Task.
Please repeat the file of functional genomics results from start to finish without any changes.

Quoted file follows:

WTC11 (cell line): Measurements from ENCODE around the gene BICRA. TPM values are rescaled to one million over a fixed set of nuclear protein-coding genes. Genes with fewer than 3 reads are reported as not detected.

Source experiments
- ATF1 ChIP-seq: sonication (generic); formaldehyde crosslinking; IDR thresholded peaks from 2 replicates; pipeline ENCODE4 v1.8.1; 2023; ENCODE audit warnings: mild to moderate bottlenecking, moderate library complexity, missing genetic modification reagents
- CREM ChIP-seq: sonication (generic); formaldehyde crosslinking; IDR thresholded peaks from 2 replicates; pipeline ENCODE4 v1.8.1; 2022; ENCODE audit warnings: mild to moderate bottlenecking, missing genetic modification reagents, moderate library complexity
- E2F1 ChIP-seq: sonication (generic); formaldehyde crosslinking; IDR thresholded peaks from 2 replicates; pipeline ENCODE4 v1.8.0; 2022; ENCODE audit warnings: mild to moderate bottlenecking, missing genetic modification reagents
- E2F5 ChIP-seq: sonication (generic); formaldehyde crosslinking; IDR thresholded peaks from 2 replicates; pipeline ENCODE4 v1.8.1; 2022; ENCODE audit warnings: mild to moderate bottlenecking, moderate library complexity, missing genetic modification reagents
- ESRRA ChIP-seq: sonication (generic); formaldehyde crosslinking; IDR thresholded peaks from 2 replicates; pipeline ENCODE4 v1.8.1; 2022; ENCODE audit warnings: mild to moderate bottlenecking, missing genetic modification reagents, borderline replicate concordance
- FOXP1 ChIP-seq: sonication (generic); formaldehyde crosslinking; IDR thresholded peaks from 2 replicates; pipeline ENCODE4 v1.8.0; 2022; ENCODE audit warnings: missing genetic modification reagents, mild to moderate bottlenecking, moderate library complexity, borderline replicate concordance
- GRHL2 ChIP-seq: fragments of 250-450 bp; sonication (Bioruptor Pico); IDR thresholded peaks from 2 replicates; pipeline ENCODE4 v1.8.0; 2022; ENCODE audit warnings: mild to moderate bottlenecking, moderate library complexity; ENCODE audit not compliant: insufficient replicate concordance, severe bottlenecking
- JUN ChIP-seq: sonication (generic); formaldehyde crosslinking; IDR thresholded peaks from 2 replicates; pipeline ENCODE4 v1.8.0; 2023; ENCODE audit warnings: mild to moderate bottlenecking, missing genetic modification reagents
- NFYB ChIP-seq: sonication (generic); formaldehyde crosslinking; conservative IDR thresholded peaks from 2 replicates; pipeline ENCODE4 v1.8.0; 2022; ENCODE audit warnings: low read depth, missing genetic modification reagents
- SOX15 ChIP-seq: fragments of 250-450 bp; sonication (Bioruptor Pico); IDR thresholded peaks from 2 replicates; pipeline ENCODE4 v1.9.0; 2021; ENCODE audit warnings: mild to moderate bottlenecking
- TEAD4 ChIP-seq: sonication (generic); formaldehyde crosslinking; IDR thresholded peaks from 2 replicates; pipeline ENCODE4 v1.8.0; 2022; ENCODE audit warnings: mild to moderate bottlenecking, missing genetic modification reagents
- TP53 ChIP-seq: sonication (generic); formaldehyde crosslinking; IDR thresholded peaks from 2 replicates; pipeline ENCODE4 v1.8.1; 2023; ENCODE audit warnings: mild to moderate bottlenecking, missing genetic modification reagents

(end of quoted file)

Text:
WTC11 (cell line): Measurements from ENCODE around the gene BICRA. TPM values are rescaled to one million over a fixed set of nuclear protein-coding genes. Genes with fewer than 3 reads are reported as not detected.

Source experiments
- ATF1 ChIP-seq: sonication (generic); formaldehyde crosslinking; IDR thresholded peaks from 2 replicates; pipeline ENCODE4 v1.8.1; 2023; ENCODE audit warnings: mild to moderate bottlenecking, moderate library complexity, missing genetic modification reagents
- CREM ChIP-seq: sonication (generic); formaldehyde crosslinking; IDR thresholded peaks from 2 replicates; pipeline ENCODE4 v1.8.1; 2022; ENCODE audit warnings: mild to moderate bottlenecking, missing genetic modification reagents, moderate library complexity
- E2F1 ChIP-seq: sonication (generic); formaldehyde crosslinking; IDR thresholded peaks from 2 replicates; pipeline ENCODE4 v1.8.0; 2022; ENCODE audit warnings: mild to moderate bottlenecking, missing genetic modification reagents
- E2F5 ChIP-seq: sonication (generic); formaldehyde crosslinking; IDR thresholded peaks from 2 replicates; pipeline ENCODE4 v1.8.1; 2022; ENCODE audit warnings: mild to moderate bottlenecking, moderate library complexity, missing genetic modification reagents
- ESRRA ChIP-seq: sonication (generic); formaldehyde crosslinking; IDR thresholded peaks from 2 replicates; pipeline ENCODE4 v1.8.1; 2022; ENCODE audit warnings: mild to moderate bottlenecking, missing genetic modification reagents, borderline replicate concordance
- FOXP1 ChIP-seq: sonication (generic); formaldehyde crosslinking; IDR thresholded peaks from 2 replicates; pipeline ENCODE4 v1.8.0; 2022; ENCODE audit warnings: missing genetic modification reagents, mild to moderate bottlenecking, moderate library complexity, borderline replicate concordance
- GRHL2 ChIP-seq: fragments of 250-450 bp; sonication (Bioruptor Pico); IDR thresholded peaks from 2 replicates; pipeline ENCODE4 v1.8.0; 2022; ENCODE audit warnings: mild to moderate bottlenecking, moderate library complexity; ENCODE audit not compliant: insufficient replicate concordance, severe bottlenecking
- JUN ChIP-seq: sonication (generic); formaldehyde crosslinking; IDR thresholded peaks from 2 replicates; pipeline ENCODE4 v1.8.0; 2023; ENCODE audit warnings: mild to moderate bottlenecking, missing genetic modification reagents
- NFYB ChIP-seq: sonication (generic); formaldehyde crosslinking; conservative IDR thresholded peaks from 2 replicates; pipeline ENCODE4 v1.8.0; 2022; ENCODE audit warnings: low read depth, missing genetic modification reagents
- SOX15 ChIP-seq: fragments of 250-450 bp; sonication (Bioruptor Pico); IDR thresholded peaks from 2 replicates; pipeline ENCODE4 v1.9.0; 2021; ENCODE audit warnings: mild to moderate bottlenecking
- TEAD4 ChIP-seq: sonication (generic); formaldehyde crosslinking; IDR thresholded peaks from 2 replicates; pipeline ENCODE4 v1.8.0; 2022; ENCODE audit warnings: mild to moderate bottlenecking, missing genetic modification reagents
- TP53 ChIP-seq: sonication (generic); formaldehyde crosslinking; IDR thresholded peaks from 2 replicates; pipeline ENCODE4 v1.8.1; 2023; ENCODE audit warnings: mild to moderate bottlenecking, missing genetic modification reagents